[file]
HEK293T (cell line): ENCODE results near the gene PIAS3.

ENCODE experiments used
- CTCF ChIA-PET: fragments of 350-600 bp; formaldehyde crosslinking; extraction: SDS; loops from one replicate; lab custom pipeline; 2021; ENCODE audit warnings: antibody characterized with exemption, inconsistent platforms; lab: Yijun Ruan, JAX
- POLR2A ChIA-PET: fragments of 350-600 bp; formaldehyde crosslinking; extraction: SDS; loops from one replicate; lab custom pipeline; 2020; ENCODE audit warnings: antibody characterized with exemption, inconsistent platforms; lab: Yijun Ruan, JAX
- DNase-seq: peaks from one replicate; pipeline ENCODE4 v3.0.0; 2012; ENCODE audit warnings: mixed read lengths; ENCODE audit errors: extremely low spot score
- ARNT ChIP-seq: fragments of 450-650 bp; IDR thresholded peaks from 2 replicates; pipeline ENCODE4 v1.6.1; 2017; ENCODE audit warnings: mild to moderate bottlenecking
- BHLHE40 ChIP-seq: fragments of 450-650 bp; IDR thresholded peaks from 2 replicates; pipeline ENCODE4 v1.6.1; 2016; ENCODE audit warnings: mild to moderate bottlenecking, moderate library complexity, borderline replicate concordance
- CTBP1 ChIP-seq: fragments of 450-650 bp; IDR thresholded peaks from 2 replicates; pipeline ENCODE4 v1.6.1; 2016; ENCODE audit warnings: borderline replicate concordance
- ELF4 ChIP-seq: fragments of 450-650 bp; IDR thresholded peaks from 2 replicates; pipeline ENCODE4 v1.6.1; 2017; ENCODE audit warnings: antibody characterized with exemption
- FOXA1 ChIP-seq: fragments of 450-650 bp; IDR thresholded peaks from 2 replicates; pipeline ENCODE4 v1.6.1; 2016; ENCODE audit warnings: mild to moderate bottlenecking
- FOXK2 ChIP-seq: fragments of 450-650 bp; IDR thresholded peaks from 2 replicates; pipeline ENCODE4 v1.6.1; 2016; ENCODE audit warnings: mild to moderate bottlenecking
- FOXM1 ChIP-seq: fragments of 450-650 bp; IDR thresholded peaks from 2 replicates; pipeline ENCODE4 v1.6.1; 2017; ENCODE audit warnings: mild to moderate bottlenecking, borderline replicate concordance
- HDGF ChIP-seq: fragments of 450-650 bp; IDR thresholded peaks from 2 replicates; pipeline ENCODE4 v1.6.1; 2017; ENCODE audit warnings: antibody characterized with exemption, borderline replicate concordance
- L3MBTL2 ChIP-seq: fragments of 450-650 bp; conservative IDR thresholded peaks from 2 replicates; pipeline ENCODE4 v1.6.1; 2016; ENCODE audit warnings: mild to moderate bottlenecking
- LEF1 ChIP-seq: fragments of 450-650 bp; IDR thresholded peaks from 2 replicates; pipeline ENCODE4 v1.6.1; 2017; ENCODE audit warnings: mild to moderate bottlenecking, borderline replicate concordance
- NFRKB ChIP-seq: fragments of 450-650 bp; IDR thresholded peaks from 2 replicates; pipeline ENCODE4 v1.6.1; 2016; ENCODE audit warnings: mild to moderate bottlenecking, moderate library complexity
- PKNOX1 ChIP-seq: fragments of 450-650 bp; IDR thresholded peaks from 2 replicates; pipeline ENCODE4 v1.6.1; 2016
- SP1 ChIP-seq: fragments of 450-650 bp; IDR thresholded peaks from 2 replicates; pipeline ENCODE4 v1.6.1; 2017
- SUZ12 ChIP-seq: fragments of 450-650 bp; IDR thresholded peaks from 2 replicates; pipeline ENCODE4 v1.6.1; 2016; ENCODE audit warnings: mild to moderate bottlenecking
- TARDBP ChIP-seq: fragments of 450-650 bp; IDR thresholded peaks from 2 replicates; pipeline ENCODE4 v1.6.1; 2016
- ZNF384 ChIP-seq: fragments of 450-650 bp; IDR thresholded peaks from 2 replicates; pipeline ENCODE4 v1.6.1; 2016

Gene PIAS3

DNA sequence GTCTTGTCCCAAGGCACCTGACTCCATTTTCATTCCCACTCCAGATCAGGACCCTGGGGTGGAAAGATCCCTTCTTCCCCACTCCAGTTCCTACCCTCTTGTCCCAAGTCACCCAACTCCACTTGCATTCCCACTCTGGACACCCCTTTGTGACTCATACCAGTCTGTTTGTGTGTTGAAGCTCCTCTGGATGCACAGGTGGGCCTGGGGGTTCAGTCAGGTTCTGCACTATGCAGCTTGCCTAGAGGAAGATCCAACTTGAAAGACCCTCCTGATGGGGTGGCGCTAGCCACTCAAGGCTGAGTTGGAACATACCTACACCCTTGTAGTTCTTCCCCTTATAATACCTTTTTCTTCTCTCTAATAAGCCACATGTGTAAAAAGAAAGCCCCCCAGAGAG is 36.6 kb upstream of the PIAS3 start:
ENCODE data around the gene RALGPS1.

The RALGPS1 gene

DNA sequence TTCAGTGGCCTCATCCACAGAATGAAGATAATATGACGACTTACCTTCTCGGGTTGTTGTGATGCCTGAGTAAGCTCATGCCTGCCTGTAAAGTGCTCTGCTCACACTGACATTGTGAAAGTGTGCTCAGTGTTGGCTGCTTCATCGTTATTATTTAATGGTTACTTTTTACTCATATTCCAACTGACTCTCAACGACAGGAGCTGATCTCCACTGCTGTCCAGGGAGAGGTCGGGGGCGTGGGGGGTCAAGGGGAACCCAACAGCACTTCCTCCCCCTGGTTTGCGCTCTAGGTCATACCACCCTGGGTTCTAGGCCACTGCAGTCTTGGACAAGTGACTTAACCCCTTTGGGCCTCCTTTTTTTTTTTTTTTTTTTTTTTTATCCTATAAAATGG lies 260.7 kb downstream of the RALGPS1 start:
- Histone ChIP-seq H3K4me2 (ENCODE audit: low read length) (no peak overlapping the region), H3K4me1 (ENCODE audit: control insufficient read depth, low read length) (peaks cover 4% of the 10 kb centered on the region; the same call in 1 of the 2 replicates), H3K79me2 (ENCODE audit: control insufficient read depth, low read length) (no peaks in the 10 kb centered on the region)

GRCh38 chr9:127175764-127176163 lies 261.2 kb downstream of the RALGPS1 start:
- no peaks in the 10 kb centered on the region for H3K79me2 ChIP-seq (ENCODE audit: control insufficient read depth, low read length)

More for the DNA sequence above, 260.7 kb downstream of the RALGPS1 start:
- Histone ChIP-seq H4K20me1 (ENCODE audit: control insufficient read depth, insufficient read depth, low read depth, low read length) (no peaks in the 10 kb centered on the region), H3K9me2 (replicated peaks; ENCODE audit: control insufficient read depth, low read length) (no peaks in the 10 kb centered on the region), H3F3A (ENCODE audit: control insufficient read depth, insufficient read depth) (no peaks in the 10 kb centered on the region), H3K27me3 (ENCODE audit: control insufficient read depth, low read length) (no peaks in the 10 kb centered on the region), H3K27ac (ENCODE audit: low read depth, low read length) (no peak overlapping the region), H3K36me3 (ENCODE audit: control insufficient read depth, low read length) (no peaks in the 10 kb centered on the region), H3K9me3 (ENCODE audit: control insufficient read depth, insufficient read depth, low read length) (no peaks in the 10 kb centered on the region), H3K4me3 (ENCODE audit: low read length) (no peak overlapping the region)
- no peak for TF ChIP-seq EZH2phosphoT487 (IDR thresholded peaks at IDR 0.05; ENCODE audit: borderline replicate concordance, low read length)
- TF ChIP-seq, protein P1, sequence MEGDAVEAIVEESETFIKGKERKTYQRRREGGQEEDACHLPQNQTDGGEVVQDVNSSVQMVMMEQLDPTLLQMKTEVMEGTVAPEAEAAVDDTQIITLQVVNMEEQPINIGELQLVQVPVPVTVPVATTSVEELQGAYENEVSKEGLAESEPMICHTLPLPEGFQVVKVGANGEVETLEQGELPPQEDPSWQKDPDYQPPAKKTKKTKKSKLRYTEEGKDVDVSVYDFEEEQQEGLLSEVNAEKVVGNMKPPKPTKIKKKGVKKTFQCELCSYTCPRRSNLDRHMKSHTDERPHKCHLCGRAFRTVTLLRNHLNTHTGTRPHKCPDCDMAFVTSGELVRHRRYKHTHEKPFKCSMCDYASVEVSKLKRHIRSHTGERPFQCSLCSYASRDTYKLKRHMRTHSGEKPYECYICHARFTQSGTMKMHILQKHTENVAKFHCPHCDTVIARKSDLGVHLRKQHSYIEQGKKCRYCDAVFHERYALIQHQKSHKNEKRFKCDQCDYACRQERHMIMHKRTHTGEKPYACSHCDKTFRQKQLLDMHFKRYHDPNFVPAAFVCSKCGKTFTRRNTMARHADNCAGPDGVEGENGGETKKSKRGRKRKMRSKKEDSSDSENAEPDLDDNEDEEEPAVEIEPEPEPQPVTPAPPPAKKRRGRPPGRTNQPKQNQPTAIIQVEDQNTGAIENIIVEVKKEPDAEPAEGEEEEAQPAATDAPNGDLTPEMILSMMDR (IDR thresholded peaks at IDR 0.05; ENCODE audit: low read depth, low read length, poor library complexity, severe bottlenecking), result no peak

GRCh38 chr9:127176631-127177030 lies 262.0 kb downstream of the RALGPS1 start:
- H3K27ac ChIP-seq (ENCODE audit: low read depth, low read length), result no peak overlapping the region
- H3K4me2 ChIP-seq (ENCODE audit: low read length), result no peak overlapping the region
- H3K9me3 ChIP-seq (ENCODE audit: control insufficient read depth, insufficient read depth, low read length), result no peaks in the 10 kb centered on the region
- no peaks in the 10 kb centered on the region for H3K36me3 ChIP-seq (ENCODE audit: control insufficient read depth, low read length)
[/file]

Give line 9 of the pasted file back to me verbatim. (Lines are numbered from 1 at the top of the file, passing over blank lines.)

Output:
- ELF4 ChIP-seq: fragments of 450-650 bp; IDR thresholded peaks from 2 replicates; pipeline ENCODE4 v1.6.1; 2017; ENCODE audit warnings: antibody characterized with exemption